Adventures in home improvement: water repipe

When we first bought our home, we upgraded to a new 200 amp electrical service and rewired much of the home. With that project done, we installed a hydronic furnace  a tankless water heater hooked up to an air handler that pumps warm air to the ducts throughout the house. Unfortunately, our home had old galvanized steel water pipes which were too rusty to hook up to the water heat. We finally planned and started the water repipe project.

One lesson I learned right away is that any infrastructure work impacts the rest of the home. We took this opportunity to shift the garage wall five feet in to gain some space in the basement. We worked with my neighbor to frame out a 2×4 wall. I got a chance to play with a framing nailer and a powder-actuated nail gun. It uses a .22 caliber shell to shoot a nail into the concrete floor. Before any of this could happen, my friends and I pulled down lathe and plaster and some blown in insulation.


Here’s a view of the basement side of the wall. At this point, I demoed most of the old wall. The old 2×4 are rock hard. They don’t make framing lumber like they used to.


After the old wall went down, the cat boxes were temporarily housed there. We also found that the walls weren’t insulated and some of the plumbing was slowly leaking over the years. Fortunately moving the wall back opened up access to the plumbing upstairs. The old tank water heater was unsafely sitting in the middle of the basement floor.


To level out the floor, I borrowed my neighbors rotary hammer to creak up some of the concrete and remove the old footings. I learned that concrete work is heavy, back-breaking, and very dirty.


Here I got a clean slab removed, the old footing came up in one piece. I ended up expanding that hole almost to the drain line to lower it to the point where I could roughly level the floor.


The plumber suggested that while we were doing the repipe project that I consider replacing the line to the water main. That meant bribing two amazing friends over to help me dig up a 2 feet deep trench from the sidewalk to the house. It didn’t sound like much until we started digging up rocks and tree roots. We broke sweat pretty quickly and no hidden treasures were found.


We worked with a local independent plumber based out of West Seattle. He came over for three days to run the water lines and replace all the connections. I enjoyed working with an independent than a large company. There’s a lot more pride in craftsmanship and ownership in the project. I tagged along with him for a few hours a day to learn the technique and most importantly, to have an understanding and confidence in my new system. Hopefully I didn’t annoy him too much along the way.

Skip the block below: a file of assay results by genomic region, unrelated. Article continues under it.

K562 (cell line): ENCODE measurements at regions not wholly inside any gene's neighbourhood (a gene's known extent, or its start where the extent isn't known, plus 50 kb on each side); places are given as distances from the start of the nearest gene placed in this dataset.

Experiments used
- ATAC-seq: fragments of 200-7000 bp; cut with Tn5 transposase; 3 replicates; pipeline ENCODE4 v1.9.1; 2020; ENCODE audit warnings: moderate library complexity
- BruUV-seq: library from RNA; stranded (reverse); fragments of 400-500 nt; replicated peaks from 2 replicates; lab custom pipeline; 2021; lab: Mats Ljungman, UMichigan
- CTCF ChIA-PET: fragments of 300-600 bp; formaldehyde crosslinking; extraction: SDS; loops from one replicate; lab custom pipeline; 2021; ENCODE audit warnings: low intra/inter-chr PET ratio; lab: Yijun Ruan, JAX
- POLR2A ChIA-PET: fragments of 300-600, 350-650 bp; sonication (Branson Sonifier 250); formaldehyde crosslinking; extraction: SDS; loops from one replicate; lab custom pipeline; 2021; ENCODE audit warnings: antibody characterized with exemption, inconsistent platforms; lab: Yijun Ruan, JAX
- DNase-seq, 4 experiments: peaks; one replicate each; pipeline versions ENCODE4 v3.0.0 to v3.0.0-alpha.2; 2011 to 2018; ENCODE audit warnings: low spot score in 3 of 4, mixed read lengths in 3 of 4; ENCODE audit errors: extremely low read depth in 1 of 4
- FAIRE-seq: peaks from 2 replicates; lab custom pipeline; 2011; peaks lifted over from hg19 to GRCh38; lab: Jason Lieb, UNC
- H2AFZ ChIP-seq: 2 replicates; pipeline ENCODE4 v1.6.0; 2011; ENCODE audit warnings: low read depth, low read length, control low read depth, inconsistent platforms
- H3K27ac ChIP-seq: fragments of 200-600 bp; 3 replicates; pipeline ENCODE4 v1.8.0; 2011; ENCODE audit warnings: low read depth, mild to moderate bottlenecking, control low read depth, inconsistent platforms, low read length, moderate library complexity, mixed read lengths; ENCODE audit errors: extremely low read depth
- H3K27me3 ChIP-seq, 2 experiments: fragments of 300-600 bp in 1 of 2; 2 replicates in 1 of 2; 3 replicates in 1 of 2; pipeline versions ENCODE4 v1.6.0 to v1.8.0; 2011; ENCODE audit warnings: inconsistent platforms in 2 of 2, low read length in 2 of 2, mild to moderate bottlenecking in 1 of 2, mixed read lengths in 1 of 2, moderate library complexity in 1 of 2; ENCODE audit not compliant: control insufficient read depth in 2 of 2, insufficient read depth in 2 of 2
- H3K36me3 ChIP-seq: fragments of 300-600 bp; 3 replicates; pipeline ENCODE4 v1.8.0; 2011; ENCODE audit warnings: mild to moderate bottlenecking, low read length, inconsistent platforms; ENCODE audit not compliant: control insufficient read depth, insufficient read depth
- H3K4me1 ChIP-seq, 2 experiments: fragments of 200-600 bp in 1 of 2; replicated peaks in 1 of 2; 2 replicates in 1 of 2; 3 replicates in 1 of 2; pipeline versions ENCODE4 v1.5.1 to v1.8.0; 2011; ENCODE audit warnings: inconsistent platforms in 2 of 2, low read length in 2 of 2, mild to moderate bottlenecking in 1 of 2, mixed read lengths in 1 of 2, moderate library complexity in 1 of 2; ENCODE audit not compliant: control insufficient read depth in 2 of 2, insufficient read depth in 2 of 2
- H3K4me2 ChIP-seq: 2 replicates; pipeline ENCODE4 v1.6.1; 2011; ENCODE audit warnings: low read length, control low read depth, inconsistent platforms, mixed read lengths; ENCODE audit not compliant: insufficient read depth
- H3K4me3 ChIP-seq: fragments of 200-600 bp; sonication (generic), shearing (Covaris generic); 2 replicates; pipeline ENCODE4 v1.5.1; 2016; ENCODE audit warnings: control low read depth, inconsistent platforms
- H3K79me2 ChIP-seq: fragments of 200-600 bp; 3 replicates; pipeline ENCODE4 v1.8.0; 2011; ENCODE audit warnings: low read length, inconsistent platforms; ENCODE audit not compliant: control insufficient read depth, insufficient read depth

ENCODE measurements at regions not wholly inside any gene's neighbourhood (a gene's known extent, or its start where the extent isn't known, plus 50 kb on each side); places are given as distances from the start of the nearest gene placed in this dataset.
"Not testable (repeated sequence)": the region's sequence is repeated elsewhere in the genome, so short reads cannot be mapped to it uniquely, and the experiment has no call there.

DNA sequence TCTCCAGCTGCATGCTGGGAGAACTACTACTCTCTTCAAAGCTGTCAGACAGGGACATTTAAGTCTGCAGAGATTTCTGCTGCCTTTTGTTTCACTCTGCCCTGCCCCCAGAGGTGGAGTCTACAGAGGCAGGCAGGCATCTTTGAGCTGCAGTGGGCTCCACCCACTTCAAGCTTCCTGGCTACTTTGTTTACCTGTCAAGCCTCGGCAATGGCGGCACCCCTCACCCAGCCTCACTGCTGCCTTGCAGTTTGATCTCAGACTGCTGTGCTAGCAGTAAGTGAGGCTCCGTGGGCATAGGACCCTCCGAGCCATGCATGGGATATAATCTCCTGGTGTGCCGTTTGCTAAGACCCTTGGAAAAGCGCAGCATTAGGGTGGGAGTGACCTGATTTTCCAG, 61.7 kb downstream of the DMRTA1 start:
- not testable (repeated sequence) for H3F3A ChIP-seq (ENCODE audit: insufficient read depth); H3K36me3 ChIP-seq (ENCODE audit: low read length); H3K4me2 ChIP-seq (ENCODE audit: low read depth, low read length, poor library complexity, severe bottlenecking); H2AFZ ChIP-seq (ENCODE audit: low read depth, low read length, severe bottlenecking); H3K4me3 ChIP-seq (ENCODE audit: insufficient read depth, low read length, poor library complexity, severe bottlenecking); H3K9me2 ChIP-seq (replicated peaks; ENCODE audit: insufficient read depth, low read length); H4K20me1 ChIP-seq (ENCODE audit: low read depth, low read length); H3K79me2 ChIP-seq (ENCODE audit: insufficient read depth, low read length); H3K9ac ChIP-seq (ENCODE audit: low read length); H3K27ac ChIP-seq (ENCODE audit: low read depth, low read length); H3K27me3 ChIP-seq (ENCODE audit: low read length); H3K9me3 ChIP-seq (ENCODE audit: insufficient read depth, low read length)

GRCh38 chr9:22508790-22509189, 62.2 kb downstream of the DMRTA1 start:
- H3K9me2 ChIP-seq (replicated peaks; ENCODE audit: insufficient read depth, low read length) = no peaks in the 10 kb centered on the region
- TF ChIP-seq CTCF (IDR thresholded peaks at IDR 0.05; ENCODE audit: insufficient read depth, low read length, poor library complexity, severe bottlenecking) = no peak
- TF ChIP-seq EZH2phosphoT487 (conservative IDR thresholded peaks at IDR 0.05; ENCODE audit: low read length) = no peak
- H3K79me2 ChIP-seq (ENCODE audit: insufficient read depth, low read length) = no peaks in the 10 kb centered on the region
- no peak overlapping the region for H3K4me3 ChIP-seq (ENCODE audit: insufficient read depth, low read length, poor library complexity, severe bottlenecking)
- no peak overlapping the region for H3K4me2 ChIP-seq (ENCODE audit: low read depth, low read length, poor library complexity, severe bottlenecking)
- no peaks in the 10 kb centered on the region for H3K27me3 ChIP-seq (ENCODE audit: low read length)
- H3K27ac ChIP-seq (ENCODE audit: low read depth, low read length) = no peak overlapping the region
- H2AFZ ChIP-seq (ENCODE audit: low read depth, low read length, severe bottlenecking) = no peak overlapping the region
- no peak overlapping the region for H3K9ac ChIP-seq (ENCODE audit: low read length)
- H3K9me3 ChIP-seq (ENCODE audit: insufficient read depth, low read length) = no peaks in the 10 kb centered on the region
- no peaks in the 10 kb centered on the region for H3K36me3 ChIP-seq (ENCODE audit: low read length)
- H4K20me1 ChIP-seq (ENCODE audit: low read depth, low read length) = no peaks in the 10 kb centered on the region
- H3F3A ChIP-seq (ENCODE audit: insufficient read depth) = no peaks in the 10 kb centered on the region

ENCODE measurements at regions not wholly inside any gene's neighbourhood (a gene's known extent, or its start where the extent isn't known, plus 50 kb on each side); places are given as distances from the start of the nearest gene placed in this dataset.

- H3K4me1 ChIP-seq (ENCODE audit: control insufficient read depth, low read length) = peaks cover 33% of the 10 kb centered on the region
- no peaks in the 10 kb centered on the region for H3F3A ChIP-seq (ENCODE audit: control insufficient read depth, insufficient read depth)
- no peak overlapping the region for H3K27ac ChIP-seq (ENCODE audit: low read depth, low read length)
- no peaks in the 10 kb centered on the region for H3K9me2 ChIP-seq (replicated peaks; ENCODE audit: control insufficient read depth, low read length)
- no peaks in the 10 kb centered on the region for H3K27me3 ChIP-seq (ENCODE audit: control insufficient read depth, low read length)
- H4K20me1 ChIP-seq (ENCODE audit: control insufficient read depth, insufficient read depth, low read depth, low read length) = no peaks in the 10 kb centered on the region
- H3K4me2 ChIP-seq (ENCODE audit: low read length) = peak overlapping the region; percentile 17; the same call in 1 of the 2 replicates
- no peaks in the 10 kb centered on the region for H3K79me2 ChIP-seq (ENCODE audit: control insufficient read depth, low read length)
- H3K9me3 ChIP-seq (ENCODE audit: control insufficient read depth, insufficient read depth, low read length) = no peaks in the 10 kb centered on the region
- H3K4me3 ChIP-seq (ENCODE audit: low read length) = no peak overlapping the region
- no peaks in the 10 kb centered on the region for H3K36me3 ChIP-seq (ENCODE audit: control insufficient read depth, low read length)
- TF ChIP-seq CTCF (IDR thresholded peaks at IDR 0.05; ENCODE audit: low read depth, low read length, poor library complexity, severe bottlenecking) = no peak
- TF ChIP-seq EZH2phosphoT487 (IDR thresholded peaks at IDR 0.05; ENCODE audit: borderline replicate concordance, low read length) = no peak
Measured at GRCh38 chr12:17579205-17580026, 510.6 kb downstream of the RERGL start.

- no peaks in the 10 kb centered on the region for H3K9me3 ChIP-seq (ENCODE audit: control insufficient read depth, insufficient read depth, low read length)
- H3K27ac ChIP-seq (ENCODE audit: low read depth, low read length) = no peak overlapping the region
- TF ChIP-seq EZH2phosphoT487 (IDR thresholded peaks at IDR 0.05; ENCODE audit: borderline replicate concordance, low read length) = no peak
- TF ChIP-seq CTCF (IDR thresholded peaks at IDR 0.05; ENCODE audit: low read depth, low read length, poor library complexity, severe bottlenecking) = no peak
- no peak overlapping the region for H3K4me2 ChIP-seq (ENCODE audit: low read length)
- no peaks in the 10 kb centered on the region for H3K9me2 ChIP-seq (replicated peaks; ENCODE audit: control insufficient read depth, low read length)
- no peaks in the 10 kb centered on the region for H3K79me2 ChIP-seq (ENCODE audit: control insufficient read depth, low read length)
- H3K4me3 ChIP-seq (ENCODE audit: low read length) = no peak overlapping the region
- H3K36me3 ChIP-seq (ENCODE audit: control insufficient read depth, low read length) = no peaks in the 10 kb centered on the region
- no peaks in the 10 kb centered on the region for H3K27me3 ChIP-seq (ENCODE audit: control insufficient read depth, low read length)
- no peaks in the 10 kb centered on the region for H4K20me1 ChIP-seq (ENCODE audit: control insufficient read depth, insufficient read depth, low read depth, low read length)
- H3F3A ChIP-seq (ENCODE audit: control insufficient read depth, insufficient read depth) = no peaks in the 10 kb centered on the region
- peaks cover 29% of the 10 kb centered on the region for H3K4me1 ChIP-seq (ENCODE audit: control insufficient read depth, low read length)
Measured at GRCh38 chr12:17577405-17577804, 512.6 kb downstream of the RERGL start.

Here’s the new 1″ pex line that runs to the house. I insulated the line while we had access to it before I filled the dirt back in.


Although it was a hard project, it was well worth it to replace this old steel line that went to my house. The rust is to be expected. That coupling is a patch job from a long time ago. Many homeowners forgo the process of replacing the supply line to the home because of the cost of trenching. One big benefit was that I was able to move the water shutoff into my mechanical room and build out the water lines in a more planned fashion than try to retrofit to an existing supply.


Here’s a in progress shot of our new mechanical room. The tankless is to the left with new copper piping thanks to my plumber. That is hooked up to Pex lines that supply the air handler and provides cold and hot water for the house. The tankless is rated to cost me $200 a year vs. $650 for the tank heater. We’ll have to do some more benchmarking to figure out the actual operational cost.

The tankless provides both hot water for the furnace and hot water for home use.


The wall we built earlier provided new spacing for the revamped plumbing. We got rid of most of the steel drain lines that never drained the tub well. The old washer drained into a utility sink. We now have a drain built into our new 2×6 wall. Once the wallboard goes up, it’ll be a clean look. You can’t tell from the picture but we also got hot and cold running into an outside spigot.


A lesson I learned was that plumbers specialize in plumbing. He roughed in the lines to the bathroom but had to leave copper stubs until the wall was patched. This way, the person doing the patch could cut the pipe to the right length to flush mount the shut off valve. I took a stab at it and rough cut some 1/2 inch dry wall. It was hard finding solid structure to screw the drywall onto. Using a pipe cutter, I cut the copper stubs, attached the valve and hooked up the water lines and drains.


I applied drywall mud in the joints, put a layer of mesh tape and added the first layer of mud. After it dried, I lightly sanded and added a second layer of mud with a larger knife. After that dried, I added the finish layer of mud and smoothed it out with my largest knife. A lot of sanding later, I have a smooth wall that’s ready for texturing, priming, and painting. Now I know why these guys charge so much. It’s not hard, it just takes a lot of time.


Up next, I have a lot of finish work to do to clean up the mechanical room, dress up the laundry room, and finish out the garage so I have a place to store my tools.

In Category: Thoughts

Daniel Hoang

Daniel Hoang is a visual leader, storyteller, and creative thinker. As an experienced management consultant, he believes in a big picture approach that includes strong project leadership, creative methods, change management, and strategic visioning. He uses a range of visual tools to communicate business challenges, solutions, and goals. His change strategy is to build "tribes" of supporters and evangelists to drive change in culture and organization. Daniel is an avid technologist and futurist and early adopter.

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